Because dual diagnosis is so common, both mental health and substance abuse treatment settings use integrated screening to help make the diagnosis. The simple screening helps providers determine whether a more comprehensive assessment is needed.

Integrated Treatment Offers Better Outcomes

Treating just a mental illness will do little to end an addiction, and treating just an addiction will do little to heal the mental illness. Successful recovery from a dual diagnosis requires integrated treatment that treats both disorders at the same time, taking into account both conditions.

Integrated treatment is a collaboration among treatment teams and provides a holistic approach to treatment. According to the Substance Abuse and Mental Health Services Administration, integrated treatment:

  • Reduces substance abuse
  • Improves symptoms of mental illness
  • Increases mental functioning
  • Reduces hospitalization
  • Increases stability in the client’s life
  • Results in fewer legal troubles
  • Improves clients’ overall quality of life

Holistic Treatment

A holistic treatment approach offers the best treatment outcomes. This approach involves a variety of traditional and complementary therapies and other interventions. These approaches address a wide range of issues of body, mind and spirit for whole-person healing.

Traditional Therapies

Traditional therapies include cognitive-behavioral therapy, dialectical behavioral therapy, acceptance and commitment therapy and pharmacotherapy, or the use of medications to treat symptoms of mental illness. Traditional therapies focus on helping people learn to better manage their thoughts, emotions and behaviors.

Complementary Therapies

Complementary therapies include art or music therapy, mindfulness meditation and restorative yoga. Complementary therapies improve self-awareness, self-esteem and self-confidence and provide clients with new ways to look at old issues.

Other Interventions

Other interventions and services in a holistic program are used as needed to ensure all needs are addressed. These interventions include psychoeducational classes that help people better understand dual diagnosis; vocational or educational assistance; legal help; and assistance with finding safe housing.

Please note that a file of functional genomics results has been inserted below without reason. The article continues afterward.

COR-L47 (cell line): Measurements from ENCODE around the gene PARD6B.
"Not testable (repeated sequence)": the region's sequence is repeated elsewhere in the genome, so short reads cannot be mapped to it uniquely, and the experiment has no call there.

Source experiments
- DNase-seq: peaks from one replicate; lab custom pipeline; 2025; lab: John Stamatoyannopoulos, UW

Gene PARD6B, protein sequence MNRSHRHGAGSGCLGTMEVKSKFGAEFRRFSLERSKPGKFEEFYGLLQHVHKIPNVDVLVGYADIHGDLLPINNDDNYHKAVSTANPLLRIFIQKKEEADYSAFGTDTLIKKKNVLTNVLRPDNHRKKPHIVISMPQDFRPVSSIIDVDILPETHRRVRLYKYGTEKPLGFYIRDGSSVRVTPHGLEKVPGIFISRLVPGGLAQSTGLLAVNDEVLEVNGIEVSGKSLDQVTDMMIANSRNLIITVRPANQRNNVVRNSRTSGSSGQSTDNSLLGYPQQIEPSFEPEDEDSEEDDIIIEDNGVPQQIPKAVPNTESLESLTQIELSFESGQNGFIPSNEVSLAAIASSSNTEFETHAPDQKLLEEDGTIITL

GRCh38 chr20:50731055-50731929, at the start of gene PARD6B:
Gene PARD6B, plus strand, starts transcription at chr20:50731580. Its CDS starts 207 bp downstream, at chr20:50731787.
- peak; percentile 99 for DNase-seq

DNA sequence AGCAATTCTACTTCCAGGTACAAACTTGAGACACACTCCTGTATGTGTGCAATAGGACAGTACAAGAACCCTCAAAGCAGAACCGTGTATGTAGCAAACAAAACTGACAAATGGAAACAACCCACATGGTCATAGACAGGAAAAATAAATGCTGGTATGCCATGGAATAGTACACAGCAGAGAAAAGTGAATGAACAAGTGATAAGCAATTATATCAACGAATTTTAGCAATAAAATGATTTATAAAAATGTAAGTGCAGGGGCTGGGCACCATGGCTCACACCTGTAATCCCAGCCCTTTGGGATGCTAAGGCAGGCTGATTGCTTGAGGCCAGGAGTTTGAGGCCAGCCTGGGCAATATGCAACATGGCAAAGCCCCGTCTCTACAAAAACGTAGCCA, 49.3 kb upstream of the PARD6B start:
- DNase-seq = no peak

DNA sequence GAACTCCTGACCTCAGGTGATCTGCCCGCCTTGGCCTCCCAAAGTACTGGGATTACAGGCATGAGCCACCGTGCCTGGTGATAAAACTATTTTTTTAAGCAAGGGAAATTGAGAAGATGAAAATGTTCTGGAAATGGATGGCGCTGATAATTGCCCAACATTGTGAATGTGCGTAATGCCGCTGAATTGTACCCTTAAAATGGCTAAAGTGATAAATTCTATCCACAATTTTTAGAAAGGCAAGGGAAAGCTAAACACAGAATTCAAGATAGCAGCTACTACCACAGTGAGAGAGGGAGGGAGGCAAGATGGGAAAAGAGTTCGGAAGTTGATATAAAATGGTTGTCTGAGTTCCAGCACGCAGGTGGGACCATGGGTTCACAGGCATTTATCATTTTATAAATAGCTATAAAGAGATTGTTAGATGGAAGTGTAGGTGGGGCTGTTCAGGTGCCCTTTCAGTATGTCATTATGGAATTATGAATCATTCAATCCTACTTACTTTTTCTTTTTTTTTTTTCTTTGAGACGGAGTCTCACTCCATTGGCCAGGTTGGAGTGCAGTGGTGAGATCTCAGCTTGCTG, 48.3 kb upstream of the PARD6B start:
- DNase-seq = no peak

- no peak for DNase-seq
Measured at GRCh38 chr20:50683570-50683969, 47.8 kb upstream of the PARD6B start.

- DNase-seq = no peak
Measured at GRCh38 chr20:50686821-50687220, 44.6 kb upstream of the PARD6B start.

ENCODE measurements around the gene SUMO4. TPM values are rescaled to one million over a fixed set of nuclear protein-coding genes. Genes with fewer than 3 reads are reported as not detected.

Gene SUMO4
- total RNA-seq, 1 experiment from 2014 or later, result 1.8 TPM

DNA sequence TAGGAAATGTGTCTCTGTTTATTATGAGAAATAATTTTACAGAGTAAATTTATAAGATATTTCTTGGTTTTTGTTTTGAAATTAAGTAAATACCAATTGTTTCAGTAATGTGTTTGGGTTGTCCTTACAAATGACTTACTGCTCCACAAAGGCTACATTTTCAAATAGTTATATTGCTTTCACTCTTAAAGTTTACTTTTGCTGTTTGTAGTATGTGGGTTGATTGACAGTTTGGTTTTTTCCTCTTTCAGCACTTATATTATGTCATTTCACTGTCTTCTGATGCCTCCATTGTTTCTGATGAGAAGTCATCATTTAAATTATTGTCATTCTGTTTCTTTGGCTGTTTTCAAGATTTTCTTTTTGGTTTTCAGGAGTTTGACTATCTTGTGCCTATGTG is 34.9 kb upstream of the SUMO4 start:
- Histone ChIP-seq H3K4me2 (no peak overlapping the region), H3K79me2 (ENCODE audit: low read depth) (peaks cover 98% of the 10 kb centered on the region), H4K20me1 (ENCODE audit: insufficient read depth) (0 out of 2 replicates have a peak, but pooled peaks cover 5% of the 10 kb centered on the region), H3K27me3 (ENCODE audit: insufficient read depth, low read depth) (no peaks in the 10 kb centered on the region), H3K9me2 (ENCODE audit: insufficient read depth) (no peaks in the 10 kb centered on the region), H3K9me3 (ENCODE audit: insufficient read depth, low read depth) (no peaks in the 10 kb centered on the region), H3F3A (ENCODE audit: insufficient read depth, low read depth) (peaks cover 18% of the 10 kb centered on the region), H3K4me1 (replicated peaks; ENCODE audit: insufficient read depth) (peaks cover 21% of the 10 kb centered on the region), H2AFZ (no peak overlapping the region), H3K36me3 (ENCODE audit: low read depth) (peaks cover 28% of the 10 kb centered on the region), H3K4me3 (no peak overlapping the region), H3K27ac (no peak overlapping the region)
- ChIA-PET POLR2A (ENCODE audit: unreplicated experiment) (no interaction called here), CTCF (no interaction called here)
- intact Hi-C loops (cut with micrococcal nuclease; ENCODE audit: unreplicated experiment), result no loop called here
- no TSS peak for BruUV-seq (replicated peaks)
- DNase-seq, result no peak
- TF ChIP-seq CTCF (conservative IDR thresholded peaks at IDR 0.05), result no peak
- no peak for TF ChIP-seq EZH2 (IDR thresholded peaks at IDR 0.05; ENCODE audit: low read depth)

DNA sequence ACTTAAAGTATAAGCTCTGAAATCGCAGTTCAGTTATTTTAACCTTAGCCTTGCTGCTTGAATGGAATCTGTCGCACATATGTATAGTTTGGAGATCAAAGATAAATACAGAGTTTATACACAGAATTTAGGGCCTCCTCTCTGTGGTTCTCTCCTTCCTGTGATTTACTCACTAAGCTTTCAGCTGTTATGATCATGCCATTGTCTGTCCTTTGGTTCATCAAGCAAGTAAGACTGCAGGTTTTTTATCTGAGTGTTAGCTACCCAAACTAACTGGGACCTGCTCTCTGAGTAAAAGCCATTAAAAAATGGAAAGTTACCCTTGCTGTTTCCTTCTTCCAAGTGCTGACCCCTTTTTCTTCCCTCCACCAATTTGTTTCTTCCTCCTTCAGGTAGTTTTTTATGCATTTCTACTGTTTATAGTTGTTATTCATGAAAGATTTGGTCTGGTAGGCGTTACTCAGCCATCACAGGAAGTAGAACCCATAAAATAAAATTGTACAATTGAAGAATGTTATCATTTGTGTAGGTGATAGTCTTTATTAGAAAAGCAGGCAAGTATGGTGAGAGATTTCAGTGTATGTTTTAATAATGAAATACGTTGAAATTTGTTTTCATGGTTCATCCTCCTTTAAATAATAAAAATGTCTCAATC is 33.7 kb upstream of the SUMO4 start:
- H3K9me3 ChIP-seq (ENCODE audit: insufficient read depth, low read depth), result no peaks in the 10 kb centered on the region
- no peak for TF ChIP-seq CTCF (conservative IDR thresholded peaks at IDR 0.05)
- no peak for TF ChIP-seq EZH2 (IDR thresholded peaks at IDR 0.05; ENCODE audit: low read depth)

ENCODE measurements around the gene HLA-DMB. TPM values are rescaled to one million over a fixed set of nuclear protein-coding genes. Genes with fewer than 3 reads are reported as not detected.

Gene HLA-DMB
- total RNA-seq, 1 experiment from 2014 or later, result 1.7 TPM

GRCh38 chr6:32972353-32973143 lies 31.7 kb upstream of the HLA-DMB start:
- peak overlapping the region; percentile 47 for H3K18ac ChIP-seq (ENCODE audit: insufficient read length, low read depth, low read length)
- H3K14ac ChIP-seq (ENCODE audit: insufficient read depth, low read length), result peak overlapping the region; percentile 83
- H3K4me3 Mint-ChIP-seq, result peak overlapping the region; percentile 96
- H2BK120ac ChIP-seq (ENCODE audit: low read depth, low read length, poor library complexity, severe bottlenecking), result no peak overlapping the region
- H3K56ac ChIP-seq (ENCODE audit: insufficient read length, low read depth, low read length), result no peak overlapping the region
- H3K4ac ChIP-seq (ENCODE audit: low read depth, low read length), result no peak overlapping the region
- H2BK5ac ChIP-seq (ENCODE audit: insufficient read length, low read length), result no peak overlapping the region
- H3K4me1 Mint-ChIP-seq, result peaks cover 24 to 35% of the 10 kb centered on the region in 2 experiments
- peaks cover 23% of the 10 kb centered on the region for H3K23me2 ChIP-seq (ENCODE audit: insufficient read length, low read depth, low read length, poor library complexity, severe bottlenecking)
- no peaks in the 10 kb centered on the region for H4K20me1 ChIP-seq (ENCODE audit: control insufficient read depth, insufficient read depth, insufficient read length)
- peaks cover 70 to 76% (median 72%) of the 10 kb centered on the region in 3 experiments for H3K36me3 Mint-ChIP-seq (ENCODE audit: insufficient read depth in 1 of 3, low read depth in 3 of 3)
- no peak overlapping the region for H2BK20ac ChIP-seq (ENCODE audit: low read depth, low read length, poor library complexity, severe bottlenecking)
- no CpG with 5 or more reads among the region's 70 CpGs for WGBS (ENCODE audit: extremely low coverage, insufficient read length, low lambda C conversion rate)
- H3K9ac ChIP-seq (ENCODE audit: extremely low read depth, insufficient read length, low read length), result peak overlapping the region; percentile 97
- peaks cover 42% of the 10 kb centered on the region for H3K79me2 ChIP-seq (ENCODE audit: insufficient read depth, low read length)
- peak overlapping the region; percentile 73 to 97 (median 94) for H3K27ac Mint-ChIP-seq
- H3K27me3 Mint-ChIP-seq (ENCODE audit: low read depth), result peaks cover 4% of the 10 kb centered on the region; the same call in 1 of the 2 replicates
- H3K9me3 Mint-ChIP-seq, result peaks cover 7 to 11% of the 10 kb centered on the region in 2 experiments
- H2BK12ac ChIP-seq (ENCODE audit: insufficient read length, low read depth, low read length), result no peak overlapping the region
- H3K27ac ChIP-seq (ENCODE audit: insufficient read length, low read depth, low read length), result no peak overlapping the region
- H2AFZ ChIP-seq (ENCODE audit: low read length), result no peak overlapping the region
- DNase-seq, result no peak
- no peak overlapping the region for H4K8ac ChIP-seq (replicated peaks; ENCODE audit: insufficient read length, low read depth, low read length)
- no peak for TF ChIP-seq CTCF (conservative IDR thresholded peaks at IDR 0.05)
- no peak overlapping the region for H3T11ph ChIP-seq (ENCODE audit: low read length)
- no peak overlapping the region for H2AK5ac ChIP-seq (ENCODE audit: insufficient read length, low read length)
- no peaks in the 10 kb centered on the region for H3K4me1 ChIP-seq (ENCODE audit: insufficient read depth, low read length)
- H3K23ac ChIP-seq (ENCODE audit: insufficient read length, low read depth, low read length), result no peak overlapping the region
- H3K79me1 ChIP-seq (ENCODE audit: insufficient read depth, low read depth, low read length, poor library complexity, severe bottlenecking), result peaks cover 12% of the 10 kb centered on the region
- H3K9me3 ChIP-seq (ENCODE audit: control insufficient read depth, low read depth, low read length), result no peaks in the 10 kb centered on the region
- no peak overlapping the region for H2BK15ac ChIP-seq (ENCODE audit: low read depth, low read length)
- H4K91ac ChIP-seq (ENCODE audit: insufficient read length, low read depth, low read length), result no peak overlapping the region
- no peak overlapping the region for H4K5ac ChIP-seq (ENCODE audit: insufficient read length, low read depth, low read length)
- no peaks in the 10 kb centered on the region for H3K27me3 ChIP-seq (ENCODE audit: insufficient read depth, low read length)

Goals of Treatment

Through a variety of therapies, individuals in dual diagnosis treatment:

  • Address underlying issues behind the addiction and mental illness
  • Develop coping skills for dealing with mental illness symptoms, cravings, stress and other relapse triggers
  • Identify troublesome thought and behavior patterns and develop new, healthier ways of thinking and behaving
  • Learn to relax and have fun without drugs or alcohol
  • Find purpose and meaning in a life of sobriety
  • Develop crucial life skills for successful independent living
  • Repair damaged relationships and restore function to other areas of life
  • Learn about addiction and mental illness, including how they develop, how they’re treated and how people enjoy long-term recovery from their diagnoses

Staying in treatment for an adequate period of time is essential for successful recovery. The National Institute on Drug Abuse stresses that anything less than 90 days is of limited effectiveness. This is especially true for people with a dual diagnosis.

Dual diagnosis treatment works for most people who engage fully with their treatment plan and stay in treatment for the duration of the program. Treatment helps people improve their thought and behavior patterns and develop the skills and strategies they need to recover from both a mental illness and a substance use disorder. Treatment can help you find peace and clarity in your life, improve quality of life and provide a greater sense of happiness and wellbeing.